If anyone has interesting suggestions for good podcasts or Youtube channels to watch on my iPhone – please leave them in the comments section; I will reward the best suggestion (if there is more than 1 person submitting by November 30th) with a Apple Store voucher of 5 euro!

Please find some of my favourites below – enjoy the video’s! They can be found via iTunes:

  • - TED.com (my absolute favourite)
  • - Mobile Monday Amsterdam
  • - Onion news network
  • - Wired Science Video Podcast

  • - Lost (the series – paid unfortunately)


vrijdag, september 18, 2009

Nice Paypal video on the future of payments

Another one in a series of future visioning video's - Paypal's view on the future of payments.


donderdag, september 17, 2009

A Nokia vision on Augmented Reality

A nice video by Nokia on a possible Augmented Reality future (or mixed reality as they call it)


zondag, september 06, 2009

eBay selling 65% of Skype

The big news this week for me was the sale of 65% of the Skype shares by eBay. Good news for Skype I think - it will take some pressure off that comes with being part of a listed company. And the investors that have bought the 65% seem to be a really great group of people with a lot of experience, knowledge and vision to support Skype's growth.

It's a mixed end for eBay; I think they were under so much pressure from the general analyst and media mood on the skype acquisition which only a sale could solve. On the other hand they say goodbye to one of their growth engines. I feel it's smart that they have kept the 35% and will make a very nice gain on that when they sell that in a couple of years.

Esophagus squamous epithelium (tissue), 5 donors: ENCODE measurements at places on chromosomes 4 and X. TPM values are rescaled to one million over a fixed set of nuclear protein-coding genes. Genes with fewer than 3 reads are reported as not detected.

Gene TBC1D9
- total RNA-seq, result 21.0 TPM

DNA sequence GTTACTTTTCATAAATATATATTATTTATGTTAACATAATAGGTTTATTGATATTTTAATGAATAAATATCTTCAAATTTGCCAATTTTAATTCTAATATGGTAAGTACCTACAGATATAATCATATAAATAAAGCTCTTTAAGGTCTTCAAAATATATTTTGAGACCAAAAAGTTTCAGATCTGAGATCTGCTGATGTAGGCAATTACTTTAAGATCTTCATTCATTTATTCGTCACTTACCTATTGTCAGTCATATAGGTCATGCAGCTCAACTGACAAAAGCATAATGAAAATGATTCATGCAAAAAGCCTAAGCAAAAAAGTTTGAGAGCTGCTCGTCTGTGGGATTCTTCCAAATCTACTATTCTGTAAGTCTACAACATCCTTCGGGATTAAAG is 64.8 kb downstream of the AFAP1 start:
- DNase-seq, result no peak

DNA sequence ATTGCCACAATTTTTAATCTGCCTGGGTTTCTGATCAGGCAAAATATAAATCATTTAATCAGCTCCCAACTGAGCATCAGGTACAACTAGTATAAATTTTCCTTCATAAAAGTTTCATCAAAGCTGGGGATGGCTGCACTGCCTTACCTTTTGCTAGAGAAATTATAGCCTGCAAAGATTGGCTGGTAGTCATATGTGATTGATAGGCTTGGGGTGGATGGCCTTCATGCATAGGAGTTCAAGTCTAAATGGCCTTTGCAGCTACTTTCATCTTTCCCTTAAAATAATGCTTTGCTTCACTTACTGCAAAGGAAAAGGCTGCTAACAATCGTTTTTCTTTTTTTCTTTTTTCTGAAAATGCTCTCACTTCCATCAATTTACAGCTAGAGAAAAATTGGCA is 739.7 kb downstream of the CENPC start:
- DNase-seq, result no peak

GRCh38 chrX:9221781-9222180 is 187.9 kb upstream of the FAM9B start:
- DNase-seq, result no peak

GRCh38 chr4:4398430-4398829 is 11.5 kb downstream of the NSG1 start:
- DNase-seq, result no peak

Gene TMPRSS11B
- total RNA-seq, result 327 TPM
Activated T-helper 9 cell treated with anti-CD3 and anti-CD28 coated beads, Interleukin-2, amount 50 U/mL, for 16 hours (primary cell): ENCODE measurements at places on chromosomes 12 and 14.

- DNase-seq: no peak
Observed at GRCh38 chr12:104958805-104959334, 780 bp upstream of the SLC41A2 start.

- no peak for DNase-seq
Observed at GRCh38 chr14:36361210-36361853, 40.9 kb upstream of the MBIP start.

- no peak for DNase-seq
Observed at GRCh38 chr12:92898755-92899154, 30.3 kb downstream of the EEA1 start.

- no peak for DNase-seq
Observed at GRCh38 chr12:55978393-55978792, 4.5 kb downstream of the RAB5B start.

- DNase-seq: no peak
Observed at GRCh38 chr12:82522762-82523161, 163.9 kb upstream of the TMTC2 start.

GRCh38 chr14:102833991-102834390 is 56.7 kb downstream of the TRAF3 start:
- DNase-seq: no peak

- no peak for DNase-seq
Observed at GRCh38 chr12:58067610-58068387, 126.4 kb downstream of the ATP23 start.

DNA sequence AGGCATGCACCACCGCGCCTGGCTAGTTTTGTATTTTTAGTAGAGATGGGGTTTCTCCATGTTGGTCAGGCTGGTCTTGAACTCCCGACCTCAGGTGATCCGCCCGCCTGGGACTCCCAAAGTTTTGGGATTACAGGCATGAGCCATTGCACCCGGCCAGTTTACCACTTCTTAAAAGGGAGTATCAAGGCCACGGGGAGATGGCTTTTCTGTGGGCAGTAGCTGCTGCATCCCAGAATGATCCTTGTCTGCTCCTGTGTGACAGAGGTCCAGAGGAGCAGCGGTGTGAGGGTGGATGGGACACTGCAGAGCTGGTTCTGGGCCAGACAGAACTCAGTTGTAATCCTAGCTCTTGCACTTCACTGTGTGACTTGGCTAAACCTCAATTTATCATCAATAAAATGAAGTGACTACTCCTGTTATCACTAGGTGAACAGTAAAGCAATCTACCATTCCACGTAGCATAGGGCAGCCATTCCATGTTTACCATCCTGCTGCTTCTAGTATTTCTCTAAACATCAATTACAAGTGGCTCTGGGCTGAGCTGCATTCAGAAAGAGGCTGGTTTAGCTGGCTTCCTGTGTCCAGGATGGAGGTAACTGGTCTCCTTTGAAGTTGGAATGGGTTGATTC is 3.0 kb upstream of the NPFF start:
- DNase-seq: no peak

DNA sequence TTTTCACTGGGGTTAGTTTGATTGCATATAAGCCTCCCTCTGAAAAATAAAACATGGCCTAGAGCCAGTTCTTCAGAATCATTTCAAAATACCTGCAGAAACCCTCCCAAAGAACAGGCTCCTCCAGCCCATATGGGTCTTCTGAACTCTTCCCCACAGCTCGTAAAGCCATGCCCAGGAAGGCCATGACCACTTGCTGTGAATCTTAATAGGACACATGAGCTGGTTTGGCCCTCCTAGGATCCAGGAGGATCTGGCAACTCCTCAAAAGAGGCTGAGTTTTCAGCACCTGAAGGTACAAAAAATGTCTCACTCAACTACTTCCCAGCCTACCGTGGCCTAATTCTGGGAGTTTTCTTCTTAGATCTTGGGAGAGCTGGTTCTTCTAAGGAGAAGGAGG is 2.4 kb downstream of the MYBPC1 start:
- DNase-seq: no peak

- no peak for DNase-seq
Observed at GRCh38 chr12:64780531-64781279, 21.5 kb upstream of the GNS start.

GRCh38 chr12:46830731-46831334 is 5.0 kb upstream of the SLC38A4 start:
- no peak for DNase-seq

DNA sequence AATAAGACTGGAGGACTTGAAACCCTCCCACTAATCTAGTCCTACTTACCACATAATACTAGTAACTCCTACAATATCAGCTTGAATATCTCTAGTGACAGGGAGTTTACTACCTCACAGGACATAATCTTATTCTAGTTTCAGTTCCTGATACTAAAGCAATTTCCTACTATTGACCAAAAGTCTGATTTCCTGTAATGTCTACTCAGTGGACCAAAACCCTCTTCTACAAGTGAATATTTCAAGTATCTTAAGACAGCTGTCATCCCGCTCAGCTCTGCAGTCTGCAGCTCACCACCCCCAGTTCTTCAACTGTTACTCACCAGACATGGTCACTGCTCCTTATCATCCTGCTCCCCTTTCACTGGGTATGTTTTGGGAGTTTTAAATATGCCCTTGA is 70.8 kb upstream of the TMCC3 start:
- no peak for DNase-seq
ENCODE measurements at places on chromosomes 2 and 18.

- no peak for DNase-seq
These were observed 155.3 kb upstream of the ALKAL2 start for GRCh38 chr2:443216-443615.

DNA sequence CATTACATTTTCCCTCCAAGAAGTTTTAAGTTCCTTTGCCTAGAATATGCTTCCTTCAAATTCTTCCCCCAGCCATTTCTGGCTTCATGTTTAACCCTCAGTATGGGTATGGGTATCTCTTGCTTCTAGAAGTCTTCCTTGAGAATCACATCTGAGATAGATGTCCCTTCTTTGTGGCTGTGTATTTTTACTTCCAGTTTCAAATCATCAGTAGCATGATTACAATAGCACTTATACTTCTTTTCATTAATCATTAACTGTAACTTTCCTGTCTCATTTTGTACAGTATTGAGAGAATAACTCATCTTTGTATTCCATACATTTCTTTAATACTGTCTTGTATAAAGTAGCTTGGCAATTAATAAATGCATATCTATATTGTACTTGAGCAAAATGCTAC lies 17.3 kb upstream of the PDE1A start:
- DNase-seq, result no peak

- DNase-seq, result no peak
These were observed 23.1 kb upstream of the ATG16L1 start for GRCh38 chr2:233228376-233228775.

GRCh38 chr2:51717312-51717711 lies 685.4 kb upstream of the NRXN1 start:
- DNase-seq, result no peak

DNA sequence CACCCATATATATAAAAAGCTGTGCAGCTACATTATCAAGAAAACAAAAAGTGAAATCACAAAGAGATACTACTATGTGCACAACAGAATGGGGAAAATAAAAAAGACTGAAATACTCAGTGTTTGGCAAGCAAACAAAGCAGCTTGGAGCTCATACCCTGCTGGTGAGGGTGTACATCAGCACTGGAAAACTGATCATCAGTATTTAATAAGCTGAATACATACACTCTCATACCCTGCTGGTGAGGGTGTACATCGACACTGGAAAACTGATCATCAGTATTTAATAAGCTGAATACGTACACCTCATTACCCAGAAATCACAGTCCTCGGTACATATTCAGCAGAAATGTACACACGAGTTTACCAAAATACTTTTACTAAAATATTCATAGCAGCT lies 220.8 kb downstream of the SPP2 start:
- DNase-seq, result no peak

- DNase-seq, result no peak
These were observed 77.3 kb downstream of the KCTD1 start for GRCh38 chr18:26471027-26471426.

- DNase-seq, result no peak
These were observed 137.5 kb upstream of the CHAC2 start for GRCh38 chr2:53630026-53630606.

There was a lot of blogging coverage - I felt the following two were interesting enough to mention; Michael Arrington's post after the sale was confirmed and the New York times analysis by Joe Nocera which I found interesting.



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Back to Blogging

It has been more than 20 months since I've posted on this blog - so I'm guessing I've lost all or most of the few souls that did visit here. Nevertheless I'll re-boot and start writing again; about ecommerce, innovation, trends and online marketing - but also about communications, futurology, social media and anything else that interests me.

I'm thinking of giving the blog a new name, moving to Wordpress and giving a total overhaul - but I'll just start by putting words back on the page.

I'll continue to blog in english - any dutch readers will be able to understand I assume and will of course open up my thoughts and ideas to a wider audience.

Let's see where we'll get from here....